In every relationship, romantic and otherwise, the question of finances always arises for better or for worse. Whether you're talking to a spouse, a friend, or even a parent, discussions about finances are often about more than money, they're about delicate balances of power and responsibility.
Talks (and arguments) about money can range widely in topic from debts and cash management to emergency funds and retirement savings. However, no matter who you are talking to and what the tension seems to be, there are a handful of tips that any relationship can use for successful, stress-free financial planning. In most cases, these points of conversation should be covered as soon as possible. Even if it feels uncomfortable in the moment, hard-hitting conversations about financial planning are imperative for a healthy checkbook and healthy relationships involving money.
1. Communication: When it comes to money, the most important thing to do is to communicate clearly. Beyond the day to day minutia, have a larger conversation about financial goals. Be open about spending habits, and don't be afraid to share your unique perspective so you can come to an agreement.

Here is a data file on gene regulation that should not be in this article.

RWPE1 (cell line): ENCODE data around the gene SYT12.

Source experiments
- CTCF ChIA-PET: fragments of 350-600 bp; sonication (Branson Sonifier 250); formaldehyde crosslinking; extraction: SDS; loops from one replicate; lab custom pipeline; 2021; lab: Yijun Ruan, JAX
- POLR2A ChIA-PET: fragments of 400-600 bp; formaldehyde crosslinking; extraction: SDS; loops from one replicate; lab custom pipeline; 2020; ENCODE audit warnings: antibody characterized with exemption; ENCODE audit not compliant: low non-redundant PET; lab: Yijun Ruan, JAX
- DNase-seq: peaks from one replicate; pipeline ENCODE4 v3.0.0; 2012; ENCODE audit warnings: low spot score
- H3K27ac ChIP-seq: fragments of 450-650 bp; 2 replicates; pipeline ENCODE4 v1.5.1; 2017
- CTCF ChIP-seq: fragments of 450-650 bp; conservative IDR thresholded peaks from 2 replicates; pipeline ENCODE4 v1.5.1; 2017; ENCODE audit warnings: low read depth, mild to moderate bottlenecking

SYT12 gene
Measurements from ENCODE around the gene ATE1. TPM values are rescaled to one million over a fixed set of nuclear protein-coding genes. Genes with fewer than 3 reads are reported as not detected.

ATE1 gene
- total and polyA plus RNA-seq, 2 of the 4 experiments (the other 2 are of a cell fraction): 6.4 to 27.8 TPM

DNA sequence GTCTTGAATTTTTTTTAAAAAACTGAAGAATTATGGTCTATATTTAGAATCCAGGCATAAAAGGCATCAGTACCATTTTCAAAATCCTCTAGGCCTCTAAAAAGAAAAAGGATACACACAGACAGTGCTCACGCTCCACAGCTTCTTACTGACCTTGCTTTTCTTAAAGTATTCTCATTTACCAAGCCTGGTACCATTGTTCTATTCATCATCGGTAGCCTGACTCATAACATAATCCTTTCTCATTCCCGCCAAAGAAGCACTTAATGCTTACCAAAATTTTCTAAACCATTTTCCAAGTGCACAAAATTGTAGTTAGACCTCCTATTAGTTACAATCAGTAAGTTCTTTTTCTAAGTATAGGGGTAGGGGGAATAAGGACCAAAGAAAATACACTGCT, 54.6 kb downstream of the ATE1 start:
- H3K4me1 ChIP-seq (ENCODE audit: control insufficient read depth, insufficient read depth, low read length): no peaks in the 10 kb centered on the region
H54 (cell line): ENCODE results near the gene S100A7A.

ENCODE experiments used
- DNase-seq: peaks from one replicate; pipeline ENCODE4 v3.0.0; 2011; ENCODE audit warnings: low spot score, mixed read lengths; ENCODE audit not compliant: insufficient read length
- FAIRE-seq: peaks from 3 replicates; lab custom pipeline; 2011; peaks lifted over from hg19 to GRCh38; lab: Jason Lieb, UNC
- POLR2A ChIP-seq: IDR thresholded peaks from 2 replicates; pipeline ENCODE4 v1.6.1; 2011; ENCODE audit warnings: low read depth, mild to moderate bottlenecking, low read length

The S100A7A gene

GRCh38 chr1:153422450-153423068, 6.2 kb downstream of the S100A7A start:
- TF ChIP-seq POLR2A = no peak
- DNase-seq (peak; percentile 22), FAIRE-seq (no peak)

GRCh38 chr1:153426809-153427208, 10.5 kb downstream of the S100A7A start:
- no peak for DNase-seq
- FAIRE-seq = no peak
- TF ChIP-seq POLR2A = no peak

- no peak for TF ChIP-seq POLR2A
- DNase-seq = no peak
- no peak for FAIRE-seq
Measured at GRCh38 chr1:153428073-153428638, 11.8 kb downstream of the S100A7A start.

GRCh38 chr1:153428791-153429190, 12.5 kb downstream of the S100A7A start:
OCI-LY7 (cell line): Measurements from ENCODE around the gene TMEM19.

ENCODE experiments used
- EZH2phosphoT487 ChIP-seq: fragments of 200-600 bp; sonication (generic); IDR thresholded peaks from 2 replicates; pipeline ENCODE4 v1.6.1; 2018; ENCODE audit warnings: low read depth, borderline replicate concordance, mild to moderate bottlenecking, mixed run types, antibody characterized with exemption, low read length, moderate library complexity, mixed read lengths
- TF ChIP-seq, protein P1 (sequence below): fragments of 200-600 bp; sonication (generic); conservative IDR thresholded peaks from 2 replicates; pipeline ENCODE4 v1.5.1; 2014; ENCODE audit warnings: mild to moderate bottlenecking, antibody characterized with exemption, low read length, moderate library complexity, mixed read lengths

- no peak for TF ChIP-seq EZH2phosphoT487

2. Long term goals: In order to achieve long term financial goals, you must begin to work towards them today. Whether you want to buy a house, send your kids to college, or retire early, determine the goal then make a plan together to find a way to get there.
3. Shared responsibility: A family's financial life is complex. Beyond income, you're dealing with savings, bills, investments and more, which is a lot for one person to keep up with. To ease the stress and make sure that everyone is on the same page, try dividing up these "chores" between partners so everyone does their fair share.
4. Plan B: No matter how mindful you are about your financial health, something can always go awry. In these situations, it's always a good idea to have a plan B emergency fund. From sudden illness, death or loss of income, every BuDhaGirl knows they should be prepared for the unexpected. Should these events happen, your financial preparedness will put less stress on your most important relationships. After all, at the end of the day when life goes unaccording to plan, it's important to focus on our relationships, and not to our checkbooks, to rebuild and recalibrate.